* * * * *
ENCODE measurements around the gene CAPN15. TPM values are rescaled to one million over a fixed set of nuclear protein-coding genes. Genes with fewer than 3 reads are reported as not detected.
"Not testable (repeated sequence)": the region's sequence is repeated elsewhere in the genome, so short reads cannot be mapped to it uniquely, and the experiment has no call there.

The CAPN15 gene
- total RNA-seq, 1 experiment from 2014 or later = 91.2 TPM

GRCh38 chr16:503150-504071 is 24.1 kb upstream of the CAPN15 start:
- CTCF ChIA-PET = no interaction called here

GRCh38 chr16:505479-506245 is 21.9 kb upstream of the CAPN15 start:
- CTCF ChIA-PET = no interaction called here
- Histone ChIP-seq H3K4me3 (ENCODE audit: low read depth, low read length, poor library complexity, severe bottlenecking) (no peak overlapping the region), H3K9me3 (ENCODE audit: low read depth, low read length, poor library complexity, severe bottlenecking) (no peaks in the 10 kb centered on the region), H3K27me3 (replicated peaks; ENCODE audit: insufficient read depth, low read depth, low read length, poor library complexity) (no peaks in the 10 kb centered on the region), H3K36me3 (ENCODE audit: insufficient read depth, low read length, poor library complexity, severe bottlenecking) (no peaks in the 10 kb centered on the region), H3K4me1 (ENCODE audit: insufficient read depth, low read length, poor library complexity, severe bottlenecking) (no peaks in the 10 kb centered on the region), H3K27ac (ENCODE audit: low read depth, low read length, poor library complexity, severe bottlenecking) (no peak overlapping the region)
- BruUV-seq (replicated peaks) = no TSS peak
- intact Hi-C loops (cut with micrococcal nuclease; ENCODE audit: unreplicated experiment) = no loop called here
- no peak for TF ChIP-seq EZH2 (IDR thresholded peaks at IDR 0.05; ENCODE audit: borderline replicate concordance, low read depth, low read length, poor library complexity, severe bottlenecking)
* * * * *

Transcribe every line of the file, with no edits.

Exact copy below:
ENCODE measurements around the gene CAPN15. TPM values are rescaled to one million over a fixed set of nuclear protein-coding genes. Genes with fewer than 3 reads are reported as not detected.
"Not testable (repeated sequence)": the region's sequence is repeated elsewhere in the genome, so short reads cannot be mapped to it uniquely, and the experiment has no call there.

The CAPN15 gene
- total RNA-seq, 1 experiment from 2014 or later = 91.2 TPM

GRCh38 chr16:503150-504071 is 24.1 kb upstream of the CAPN15 start:
- CTCF ChIA-PET = no interaction called here

GRCh38 chr16:505479-506245 is 21.9 kb upstream of the CAPN15 start:
- CTCF ChIA-PET = no interaction called here
- Histone ChIP-seq H3K4me3 (ENCODE audit: low read depth, low read length, poor library complexity, severe bottlenecking) (no peak overlapping the region), H3K9me3 (ENCODE audit: low read depth, low read length, poor library complexity, severe bottlenecking) (no peaks in the 10 kb centered on the region), H3K27me3 (replicated peaks; ENCODE audit: insufficient read depth, low read depth, low read length, poor library complexity) (no peaks in the 10 kb centered on the region), H3K36me3 (ENCODE audit: insufficient read depth, low read length, poor library complexity, severe bottlenecking) (no peaks in the 10 kb centered on the region), H3K4me1 (ENCODE audit: insufficient read depth, low read length, poor library complexity, severe bottlenecking) (no peaks in the 10 kb centered on the region), H3K27ac (ENCODE audit: low read depth, low read length, poor library complexity, severe bottlenecking) (no peak overlapping the region)
- BruUV-seq (replicated peaks) = no TSS peak
- intact Hi-C loops (cut with micrococcal nuclease; ENCODE audit: unreplicated experiment) = no loop called here
- no peak for TF ChIP-seq EZH2 (IDR thresholded peaks at IDR 0.05; ENCODE audit: borderline replicate concordance, low read depth, low read length, poor library complexity, severe bottlenecking)